Next stop: Mars.
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The ExoMars orbiter phoned home last night after it launched on the back of a Russian Proton-M rocket and confirmed all of its systems are in good health for the seven month journey to the Red Planet.
"It’s been a long journey getting the first ExoMars mission to the launch pad, but thanks to the hard work and dedication of our international teams, a new era of Mars exploration is now within our reach," Johann-Dietrich Woerner, director general of the European Space Agency, said in a statement.
The goal of the mission is to search for signs of past or present biological activity on the Red Planet.
The launch included the ESA's Trace Gas Orbiter, a tool designed to detect methane and other gases in the Martian atmosphere that could indicate signs of past or present life. Also on board is the Schiaparelli lander, which will be used to test technology needed for a more advanced rover that will be sent in 2018.
The European Space Agency and Roscosmos, the Russian space agency, are partnering on the two-part ExoMars mission, which will include a second launch in 2018.
ExoMars is scheduled to reach its destination on Oct. 19, at which point the Trace Gas Orbiter will fire its engines for two hours to enter an elliptical orbit around the Red Planet. The orbiter will take inventory of Mars' atmospheric gases and try to understand whether traces of methane that have been detected on Mars since 2003 are coming from a geological or biological sources, according to the ESA.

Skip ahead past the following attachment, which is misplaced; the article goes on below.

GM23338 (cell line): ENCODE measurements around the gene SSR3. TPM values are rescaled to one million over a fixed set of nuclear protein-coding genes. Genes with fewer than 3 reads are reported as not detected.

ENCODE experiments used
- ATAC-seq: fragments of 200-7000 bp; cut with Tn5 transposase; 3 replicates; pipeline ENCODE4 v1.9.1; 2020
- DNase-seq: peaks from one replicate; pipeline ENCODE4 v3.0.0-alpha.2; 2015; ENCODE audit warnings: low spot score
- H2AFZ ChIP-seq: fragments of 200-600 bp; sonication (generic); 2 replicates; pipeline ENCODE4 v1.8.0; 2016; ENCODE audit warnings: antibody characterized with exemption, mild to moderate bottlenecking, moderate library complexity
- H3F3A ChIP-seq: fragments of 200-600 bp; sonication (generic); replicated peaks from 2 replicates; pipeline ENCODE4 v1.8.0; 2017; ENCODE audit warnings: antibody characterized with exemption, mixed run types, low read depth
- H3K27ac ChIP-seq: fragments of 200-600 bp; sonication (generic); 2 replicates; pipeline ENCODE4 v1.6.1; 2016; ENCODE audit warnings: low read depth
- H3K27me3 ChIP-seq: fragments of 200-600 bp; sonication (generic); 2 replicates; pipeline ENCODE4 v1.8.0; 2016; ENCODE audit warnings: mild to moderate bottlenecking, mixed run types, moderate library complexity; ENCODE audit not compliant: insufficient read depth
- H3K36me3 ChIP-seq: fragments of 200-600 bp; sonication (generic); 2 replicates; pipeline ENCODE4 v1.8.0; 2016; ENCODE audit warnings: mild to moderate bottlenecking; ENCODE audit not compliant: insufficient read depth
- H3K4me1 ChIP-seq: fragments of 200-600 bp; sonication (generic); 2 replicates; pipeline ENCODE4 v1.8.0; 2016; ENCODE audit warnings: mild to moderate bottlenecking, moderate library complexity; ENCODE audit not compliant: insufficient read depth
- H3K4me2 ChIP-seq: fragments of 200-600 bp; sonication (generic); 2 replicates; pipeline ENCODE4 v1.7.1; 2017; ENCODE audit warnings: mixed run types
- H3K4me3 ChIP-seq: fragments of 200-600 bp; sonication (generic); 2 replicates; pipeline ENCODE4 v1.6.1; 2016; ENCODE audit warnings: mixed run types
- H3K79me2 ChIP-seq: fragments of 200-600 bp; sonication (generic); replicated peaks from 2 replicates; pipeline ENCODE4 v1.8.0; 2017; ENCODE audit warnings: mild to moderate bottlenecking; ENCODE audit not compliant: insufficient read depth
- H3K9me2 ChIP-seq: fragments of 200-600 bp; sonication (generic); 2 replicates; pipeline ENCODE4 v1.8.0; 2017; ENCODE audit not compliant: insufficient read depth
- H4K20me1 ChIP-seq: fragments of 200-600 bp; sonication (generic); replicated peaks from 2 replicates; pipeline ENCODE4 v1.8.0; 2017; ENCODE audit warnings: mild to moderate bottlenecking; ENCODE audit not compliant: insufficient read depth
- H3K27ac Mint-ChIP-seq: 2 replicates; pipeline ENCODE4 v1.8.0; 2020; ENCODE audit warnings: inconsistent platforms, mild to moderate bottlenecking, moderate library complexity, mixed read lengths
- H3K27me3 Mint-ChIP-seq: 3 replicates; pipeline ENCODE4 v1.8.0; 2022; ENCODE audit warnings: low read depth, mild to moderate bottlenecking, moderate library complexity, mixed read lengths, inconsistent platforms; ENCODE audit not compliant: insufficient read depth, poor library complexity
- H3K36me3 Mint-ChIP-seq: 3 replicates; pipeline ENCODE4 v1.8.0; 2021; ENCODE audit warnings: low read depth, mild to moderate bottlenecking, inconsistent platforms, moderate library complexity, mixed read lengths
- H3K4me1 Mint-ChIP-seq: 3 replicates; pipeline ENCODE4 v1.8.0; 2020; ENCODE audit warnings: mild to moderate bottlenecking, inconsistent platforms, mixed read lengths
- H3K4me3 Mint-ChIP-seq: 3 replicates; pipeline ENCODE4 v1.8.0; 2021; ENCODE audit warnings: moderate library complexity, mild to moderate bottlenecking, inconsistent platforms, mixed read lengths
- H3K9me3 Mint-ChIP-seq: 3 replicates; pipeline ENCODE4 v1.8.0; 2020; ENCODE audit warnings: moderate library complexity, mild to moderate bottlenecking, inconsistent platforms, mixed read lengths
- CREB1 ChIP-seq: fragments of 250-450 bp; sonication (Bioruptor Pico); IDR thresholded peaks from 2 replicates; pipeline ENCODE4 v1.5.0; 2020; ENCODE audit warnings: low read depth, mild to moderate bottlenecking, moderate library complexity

It will also image the surface of Mars and search for water ice on or just below the surface.
Meanwhile, the battery-powered Schiaparelli lander will descend onto the Martian surface to test key landing technologies in preparation for future missions. When the next phase of the mission launches in 2018, a more sophisticated rover with a drill and science instruments will be sent to Mars for more in-depth scientific research.